We have some updates for the workshop for teaching STEM. After receiving some feedback, we set the time on a week day in the week of June 13 or June 20. Since it will be an online workshop, we are able to pay $100 stipend for each participant because we can save the cost of facility renting and food. Please sign up here as soon as possible: Spaces are limited to first 20 participants: https://docs.google.com/spreadsheets/d/15NRPfR08U697MRHNPGPD_1AjWu6QGRu8kV2sO31cRIk/edit#gid=0
----------Workshop Description: As part of a National Science Foundation (NSF) funded project, Drs. Dazhi Yang and Inanc Senocak at Boise State University will offer a workshop for STEM teachers. The workshop will introduce teachers to two different scientific processes: sequential processes and emergent processes. The sequential processes are the processes that are readily observed and can be explained easily, such as water flow and building a skyscraper. The emergent processes, on the other hand, are more complex, such as the diffusion process of the dye and heat transfer processes, which usually are mistaken with sequential processes.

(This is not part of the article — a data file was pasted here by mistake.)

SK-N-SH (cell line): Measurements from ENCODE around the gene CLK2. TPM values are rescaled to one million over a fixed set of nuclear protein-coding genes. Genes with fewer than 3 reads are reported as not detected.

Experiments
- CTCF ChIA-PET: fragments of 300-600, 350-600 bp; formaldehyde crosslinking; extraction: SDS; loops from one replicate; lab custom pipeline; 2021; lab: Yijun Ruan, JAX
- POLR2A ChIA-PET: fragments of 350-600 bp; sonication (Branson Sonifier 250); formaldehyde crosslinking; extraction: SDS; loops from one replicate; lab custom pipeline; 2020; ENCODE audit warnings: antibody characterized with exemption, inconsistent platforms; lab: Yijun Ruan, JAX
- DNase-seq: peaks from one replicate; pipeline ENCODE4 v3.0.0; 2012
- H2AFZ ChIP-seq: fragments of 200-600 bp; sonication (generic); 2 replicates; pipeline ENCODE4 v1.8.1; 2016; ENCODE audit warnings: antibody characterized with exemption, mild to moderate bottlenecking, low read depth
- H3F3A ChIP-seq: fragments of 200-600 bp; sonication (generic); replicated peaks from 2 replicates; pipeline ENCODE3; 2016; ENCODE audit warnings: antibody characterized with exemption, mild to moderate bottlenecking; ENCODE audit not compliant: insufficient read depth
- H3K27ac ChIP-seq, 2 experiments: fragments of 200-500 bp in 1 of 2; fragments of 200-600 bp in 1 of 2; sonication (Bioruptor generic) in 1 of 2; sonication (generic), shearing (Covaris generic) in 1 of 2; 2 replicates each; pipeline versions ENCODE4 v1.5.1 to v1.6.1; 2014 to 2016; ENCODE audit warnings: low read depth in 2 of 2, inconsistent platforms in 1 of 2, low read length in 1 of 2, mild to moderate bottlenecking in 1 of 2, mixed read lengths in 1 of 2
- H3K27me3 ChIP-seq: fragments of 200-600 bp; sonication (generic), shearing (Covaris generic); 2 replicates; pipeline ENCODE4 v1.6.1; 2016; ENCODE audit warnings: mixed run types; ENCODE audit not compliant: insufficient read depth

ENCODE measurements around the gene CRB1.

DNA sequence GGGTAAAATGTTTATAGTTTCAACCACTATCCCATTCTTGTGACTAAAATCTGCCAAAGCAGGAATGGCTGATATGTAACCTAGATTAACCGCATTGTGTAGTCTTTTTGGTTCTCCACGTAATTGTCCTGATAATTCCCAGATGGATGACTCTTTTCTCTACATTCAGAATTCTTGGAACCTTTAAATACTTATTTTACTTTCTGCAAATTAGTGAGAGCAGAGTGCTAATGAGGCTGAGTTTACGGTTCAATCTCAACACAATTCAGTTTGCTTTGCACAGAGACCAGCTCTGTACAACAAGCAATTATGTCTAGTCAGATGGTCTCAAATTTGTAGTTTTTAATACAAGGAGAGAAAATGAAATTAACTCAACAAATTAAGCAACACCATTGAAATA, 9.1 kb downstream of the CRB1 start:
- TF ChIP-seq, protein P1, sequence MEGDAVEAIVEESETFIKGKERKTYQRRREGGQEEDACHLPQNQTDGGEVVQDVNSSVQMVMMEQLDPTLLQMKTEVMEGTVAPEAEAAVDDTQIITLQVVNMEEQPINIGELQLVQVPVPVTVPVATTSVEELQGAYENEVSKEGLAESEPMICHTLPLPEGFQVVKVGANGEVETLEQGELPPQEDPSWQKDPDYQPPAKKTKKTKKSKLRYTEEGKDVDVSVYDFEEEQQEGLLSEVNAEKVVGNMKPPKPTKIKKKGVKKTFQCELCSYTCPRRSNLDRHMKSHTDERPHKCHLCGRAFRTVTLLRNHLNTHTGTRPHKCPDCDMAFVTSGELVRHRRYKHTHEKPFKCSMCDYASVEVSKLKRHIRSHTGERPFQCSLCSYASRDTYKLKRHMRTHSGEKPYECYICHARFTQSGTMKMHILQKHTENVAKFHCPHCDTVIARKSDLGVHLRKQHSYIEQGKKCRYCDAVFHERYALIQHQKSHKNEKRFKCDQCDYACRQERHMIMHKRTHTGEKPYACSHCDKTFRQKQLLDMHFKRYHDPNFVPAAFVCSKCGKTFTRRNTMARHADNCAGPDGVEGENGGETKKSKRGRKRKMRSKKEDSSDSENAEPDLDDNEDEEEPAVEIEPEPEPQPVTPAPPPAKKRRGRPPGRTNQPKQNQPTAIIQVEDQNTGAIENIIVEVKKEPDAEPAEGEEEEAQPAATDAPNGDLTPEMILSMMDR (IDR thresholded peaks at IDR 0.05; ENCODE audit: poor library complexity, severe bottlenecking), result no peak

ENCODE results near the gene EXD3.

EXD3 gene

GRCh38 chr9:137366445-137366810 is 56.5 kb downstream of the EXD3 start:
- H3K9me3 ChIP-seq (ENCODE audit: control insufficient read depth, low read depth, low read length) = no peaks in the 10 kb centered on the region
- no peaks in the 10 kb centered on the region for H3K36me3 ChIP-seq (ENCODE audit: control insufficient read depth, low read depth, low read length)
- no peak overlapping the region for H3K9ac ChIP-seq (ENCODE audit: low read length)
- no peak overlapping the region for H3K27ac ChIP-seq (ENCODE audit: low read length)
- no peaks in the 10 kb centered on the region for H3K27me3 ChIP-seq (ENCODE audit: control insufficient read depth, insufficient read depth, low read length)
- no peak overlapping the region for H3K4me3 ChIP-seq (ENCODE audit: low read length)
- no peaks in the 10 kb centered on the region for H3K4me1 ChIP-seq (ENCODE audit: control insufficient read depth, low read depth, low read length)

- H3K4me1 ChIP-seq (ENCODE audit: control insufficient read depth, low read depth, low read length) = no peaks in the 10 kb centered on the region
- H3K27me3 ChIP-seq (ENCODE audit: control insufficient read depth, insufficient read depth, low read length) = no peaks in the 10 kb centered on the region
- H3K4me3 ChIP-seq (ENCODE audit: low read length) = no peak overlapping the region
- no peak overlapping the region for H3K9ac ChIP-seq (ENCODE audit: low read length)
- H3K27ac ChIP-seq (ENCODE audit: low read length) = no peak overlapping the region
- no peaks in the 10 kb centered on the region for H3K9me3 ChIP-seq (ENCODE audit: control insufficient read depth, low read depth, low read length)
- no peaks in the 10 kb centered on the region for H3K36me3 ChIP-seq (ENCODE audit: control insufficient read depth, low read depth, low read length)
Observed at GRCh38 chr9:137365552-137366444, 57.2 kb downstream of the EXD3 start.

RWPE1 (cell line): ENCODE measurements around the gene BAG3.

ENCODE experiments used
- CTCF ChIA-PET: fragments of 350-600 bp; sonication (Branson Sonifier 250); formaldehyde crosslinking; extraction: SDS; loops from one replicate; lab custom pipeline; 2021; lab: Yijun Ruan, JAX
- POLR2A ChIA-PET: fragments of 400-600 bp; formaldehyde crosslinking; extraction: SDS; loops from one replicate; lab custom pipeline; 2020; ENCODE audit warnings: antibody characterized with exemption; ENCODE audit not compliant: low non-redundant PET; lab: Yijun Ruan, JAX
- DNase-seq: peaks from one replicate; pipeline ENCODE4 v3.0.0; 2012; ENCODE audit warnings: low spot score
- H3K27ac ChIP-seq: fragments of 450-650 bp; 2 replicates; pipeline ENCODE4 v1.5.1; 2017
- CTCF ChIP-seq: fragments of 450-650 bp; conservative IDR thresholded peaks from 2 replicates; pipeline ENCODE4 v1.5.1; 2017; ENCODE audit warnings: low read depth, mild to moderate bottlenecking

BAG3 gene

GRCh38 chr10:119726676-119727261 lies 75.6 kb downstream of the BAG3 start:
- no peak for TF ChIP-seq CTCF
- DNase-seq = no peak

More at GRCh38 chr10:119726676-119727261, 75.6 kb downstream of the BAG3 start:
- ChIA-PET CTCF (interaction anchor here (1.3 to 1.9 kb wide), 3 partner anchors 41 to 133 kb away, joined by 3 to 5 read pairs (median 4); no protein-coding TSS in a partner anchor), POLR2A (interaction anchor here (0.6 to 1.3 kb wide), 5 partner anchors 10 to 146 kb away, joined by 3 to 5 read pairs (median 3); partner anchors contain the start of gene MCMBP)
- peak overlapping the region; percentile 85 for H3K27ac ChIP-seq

A lot of students have misconceptions of some difficult science and engineering concepts is due to the lack of the emergent processes schema. Students usually interpret emergent processes using a less complex schema of sequential processes, which leads to incorrect understanding or misconceptions. It's very difficult to correct misconceptions once misconceptions are formed. Therefore, it's better to prevent misconceptions before students are formally introduced with some concepts. The introduction to the two scientific concepts: sequential processes and emergent processes will help teachers explain some emergent processes at the molecular-level and thus help prevent misconceptions.
In this workshop, we will also demonstrate how to use computation simulations for better explanations and illustrations of the sequential processes and emergent processes. Teachers will have opportunities to discuss the two scientific processes and hands-on activities with computer simulations.
Who: Science, math, technology or engineering (STEM) teachers or anyone who teaches any of the STEM subjects. You’ll also need to have sound input to participate in the workshop.